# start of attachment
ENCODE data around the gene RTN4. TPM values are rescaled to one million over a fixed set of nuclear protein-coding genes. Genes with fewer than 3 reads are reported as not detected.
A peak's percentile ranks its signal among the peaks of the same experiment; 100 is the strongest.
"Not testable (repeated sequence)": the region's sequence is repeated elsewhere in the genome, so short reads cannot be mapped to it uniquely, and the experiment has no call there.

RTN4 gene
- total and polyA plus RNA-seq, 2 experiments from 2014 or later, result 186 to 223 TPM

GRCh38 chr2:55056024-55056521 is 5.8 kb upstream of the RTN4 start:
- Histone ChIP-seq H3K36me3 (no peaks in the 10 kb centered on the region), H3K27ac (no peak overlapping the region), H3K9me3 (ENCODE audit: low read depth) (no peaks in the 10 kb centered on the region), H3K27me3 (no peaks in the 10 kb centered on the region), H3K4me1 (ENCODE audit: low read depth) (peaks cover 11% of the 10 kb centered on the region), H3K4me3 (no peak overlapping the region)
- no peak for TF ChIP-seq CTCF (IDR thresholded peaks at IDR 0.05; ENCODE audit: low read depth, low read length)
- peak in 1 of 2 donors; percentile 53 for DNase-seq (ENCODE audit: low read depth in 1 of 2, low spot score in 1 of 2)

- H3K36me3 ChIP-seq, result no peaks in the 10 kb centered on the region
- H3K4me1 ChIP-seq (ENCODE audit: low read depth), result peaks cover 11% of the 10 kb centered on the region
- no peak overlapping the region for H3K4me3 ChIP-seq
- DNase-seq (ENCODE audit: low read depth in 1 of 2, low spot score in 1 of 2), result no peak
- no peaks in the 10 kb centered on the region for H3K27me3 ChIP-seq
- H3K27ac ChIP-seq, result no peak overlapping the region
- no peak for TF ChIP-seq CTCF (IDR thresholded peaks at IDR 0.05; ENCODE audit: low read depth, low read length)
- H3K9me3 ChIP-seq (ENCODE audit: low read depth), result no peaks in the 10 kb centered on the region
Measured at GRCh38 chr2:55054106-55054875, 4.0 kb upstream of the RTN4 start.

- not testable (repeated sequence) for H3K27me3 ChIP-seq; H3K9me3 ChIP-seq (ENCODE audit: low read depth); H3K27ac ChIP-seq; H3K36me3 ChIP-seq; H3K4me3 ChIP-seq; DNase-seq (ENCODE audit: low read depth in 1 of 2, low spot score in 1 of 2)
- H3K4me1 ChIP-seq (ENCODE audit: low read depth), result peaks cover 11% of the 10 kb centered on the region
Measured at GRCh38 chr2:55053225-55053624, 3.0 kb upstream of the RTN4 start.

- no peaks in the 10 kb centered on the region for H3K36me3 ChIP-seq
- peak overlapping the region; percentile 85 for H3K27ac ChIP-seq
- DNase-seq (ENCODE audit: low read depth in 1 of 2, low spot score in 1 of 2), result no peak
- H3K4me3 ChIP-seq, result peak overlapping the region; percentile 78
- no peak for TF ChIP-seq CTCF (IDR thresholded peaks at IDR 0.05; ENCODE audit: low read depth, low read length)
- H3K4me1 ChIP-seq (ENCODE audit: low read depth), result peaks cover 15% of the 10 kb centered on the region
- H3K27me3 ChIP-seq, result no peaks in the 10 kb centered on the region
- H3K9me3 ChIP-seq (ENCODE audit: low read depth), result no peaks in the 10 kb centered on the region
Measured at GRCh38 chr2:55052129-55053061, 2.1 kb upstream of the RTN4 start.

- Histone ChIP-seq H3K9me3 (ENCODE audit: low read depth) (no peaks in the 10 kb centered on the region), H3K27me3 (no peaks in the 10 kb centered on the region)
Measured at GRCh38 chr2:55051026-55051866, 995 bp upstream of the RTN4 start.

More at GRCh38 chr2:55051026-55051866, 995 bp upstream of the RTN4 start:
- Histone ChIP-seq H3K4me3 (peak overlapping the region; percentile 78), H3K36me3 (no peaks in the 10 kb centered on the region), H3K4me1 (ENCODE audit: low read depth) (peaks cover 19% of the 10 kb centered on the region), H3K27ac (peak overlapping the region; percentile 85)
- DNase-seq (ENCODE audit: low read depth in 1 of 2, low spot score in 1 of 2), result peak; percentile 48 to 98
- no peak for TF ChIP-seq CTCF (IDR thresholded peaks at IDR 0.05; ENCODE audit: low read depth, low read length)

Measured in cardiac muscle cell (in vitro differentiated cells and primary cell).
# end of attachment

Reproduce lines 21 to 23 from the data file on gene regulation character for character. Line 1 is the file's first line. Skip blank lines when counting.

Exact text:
Measured at GRCh38 chr2:55053225-55053624, 3.0 kb upstream of the RTN4 start.

- no peaks in the 10 kb centered on the region for H3K36me3 ChIP-seq
- peak overlapping the region; percentile 85 for H3K27ac ChIP-seq